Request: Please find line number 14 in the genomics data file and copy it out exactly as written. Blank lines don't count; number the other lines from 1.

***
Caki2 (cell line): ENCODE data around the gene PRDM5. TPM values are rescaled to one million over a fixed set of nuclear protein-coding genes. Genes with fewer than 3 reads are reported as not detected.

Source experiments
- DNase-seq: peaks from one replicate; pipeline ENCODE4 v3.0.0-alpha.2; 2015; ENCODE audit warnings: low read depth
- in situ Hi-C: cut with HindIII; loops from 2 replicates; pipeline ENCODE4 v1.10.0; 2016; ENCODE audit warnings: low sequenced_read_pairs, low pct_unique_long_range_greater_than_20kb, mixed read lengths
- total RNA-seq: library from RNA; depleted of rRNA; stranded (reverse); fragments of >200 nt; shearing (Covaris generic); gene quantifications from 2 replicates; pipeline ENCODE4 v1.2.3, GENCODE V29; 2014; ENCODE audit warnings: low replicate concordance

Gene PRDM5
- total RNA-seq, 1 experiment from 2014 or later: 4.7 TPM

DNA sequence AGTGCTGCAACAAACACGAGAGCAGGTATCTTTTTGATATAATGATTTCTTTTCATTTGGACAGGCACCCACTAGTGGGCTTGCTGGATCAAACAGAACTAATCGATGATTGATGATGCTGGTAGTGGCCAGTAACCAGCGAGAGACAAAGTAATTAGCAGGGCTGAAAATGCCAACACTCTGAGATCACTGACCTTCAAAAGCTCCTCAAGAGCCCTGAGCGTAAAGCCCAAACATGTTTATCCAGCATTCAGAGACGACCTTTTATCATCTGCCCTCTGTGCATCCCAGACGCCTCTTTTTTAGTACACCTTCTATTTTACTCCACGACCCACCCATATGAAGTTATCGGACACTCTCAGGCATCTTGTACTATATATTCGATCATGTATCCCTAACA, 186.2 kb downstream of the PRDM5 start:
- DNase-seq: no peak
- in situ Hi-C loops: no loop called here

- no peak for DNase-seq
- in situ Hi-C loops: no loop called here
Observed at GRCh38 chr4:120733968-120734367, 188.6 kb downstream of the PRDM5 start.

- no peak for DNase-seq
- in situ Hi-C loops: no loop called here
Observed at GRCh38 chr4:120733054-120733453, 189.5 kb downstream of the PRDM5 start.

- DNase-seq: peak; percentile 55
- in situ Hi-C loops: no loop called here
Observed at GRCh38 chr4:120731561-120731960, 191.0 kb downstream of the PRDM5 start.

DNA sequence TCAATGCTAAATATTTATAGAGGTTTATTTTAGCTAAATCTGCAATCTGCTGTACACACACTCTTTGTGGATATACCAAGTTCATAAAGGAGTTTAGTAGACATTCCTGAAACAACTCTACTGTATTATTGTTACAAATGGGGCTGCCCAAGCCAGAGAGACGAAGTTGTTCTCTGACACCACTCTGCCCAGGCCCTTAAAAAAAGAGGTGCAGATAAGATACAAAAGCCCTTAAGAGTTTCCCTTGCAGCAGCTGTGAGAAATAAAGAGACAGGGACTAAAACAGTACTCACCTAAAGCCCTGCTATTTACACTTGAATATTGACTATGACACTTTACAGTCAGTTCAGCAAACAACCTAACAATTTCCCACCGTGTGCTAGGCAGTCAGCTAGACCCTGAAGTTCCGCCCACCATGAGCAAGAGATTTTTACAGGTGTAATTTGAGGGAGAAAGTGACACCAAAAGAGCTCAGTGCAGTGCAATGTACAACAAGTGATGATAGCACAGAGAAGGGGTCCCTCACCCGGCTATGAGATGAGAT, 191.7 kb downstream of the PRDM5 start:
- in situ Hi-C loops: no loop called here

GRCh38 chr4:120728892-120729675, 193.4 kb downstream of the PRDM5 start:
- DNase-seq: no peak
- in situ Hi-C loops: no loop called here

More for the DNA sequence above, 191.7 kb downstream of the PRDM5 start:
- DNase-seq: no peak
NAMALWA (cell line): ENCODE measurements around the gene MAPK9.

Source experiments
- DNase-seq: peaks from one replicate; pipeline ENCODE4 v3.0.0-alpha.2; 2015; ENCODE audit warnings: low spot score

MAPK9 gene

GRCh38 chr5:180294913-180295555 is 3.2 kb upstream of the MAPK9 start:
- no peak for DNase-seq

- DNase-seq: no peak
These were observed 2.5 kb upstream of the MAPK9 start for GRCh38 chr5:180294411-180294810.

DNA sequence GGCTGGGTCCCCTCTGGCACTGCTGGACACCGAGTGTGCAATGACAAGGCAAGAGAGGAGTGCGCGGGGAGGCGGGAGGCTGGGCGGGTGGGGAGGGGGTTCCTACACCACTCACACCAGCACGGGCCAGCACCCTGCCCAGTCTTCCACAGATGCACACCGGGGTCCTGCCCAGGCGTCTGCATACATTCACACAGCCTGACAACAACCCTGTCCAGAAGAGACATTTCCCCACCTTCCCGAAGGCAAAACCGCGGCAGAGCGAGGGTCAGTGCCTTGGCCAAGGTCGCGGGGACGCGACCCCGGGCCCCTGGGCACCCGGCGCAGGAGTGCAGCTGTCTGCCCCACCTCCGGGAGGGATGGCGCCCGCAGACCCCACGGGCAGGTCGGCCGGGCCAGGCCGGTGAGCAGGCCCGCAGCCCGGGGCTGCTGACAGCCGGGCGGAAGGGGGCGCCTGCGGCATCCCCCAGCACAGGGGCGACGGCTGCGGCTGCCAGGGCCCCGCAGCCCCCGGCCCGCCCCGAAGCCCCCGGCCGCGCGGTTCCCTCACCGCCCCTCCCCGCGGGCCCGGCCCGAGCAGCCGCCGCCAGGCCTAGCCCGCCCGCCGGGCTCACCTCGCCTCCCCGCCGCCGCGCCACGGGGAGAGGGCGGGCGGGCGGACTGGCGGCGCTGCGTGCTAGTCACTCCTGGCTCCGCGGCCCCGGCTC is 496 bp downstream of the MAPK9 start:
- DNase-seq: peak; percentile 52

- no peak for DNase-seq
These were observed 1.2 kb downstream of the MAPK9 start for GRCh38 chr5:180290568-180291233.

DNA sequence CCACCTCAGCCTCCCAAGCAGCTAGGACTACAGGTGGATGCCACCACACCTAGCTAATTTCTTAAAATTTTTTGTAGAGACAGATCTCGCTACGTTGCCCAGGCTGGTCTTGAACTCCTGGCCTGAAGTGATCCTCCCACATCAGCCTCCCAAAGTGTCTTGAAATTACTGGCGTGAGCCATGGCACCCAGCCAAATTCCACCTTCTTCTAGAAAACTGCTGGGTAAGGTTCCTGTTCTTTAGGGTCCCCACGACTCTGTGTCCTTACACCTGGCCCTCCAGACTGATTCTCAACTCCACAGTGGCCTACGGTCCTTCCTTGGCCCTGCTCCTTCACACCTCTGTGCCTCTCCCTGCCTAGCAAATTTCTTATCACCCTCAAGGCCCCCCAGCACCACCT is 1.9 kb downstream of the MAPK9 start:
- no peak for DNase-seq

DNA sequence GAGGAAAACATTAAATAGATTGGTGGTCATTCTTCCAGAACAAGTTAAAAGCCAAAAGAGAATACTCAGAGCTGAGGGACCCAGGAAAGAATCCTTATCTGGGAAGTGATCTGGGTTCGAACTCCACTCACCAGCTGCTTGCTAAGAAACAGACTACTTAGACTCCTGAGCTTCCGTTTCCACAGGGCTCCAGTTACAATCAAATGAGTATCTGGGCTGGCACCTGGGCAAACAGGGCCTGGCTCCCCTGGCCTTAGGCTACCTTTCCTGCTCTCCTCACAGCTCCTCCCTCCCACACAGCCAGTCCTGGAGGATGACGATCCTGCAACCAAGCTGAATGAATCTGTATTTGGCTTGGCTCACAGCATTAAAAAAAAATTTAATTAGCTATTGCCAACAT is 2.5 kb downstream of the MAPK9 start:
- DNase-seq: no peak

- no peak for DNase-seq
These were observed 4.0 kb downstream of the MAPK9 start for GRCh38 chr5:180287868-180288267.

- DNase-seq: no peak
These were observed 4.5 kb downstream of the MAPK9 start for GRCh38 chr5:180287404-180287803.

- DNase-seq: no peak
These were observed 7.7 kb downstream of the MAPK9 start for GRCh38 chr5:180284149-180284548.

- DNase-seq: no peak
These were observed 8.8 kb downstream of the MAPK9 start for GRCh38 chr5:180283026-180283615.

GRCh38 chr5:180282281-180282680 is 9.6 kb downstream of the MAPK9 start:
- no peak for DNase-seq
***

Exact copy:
- no peak for DNase-seq